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Aboriginal English in Canada

From Wikipedia, the free encyclopedia

Indigenous English, also known as First Nations English, refers to varieties of English used by the Indigenous peoples of Canada. They are outwardly similar to standard Canadian English from the perspective of a non-Canadian. However, they differ enough from mainstream Canadian speech that Indigenous peoples (the First Nations, Métis, and Inuit) are often identifiable by their speech to non-Indigenous people. This is primarily the result of the influence of non-English accents derived from Indigenous languages combined with a history of geographical and social isolation, since many Aboriginal people live (or formerly lived) in remote communities, in the North, or on Indian reserves.

Some analyses have concluded that contemporary Indigenous Canadian English may represent the late stages of a decreolization process, among peoples who historically spoke more creolized or pidginized forms of English.[1] Since the 1990s, Indigenous Englishes have also adopted many features of African American Vernacular English under the influence of hip-hop music which is very popular with urban Indigenous youth.

The use of these "non-standard" dialects is not well perceived by the non-Aboriginal majority, evidenced by mockery and discrimination.[1] Some features of the dialects, for example, may have led aboriginal children to be wrongly diagnosed as having a speech impairment or a learning disability.[1] Academics have begun to recommend that Canadian schools accept Indigenous varieties of English as valid English, and as a part of Indigenous culture.[2][3]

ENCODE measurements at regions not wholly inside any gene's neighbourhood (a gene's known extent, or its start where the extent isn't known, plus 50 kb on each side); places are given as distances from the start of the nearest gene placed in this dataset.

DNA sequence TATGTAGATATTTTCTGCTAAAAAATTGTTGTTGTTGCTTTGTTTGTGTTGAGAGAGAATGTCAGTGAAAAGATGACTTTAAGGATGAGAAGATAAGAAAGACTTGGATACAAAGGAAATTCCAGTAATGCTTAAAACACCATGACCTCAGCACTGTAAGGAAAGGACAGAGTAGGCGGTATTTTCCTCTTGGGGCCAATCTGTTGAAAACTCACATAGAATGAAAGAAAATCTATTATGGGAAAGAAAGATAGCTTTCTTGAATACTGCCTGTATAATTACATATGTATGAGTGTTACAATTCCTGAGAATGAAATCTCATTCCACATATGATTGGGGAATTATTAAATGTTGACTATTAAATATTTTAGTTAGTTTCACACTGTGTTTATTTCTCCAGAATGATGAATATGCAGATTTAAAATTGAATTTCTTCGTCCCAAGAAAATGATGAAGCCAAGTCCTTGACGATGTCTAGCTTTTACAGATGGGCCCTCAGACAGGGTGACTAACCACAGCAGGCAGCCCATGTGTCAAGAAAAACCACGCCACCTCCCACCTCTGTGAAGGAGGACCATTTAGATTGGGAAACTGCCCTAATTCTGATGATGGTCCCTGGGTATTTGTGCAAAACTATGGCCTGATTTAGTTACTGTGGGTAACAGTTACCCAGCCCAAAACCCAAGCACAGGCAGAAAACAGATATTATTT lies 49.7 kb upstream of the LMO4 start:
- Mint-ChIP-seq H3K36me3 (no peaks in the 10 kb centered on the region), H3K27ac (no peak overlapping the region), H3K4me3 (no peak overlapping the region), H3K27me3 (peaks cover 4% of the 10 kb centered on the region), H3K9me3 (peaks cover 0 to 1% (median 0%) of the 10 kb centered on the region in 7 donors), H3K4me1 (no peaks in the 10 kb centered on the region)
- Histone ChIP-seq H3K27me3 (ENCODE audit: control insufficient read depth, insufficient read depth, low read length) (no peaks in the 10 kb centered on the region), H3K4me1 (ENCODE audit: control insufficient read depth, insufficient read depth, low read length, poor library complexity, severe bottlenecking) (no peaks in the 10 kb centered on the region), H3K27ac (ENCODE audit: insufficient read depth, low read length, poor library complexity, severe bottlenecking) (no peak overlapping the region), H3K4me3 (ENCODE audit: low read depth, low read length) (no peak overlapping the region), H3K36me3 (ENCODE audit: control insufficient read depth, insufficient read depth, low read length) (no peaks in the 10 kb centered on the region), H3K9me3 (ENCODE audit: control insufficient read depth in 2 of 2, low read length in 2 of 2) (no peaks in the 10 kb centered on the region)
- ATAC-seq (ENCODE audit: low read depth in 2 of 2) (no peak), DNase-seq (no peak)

Few written works appear in Indigenous English dialects; an exception is Maria Campbell's Stories of the Road Allowance People, a collection of Métis folktales. An example from that work illustrates the type of speech used by Elders in rural Métis communities during her research (thought some stories were collected in Cree or other languages, and translated into dialectical English by Campbell):

Dere wasen very much he can steal from dah table anyways
'cept da knives and forks.
An Margareet he knowed he wouldn dare take dem
cause dat woman you know
hees gots a hell of a repetation for being a hardheaded woman
when he gets mad.
Dat man he have to be a damn fool to steal from hees table. - Dah Teef[4]

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  1. ^ a b c Jessica Ball and B. May Bernhardt, "First Nations English dialects in Canada: Implications for speech-language pathology". Clinical Linguistics & Phonetics, August 2008; 22(8): 570–588
  2. ^
  3. ^[permanent dead link]
  4. ^ Maria Campbell, Stories of the Road Allowance People, Theytus Books (1995), p. 4
This page was last edited on 9 December 2017, at 18:14
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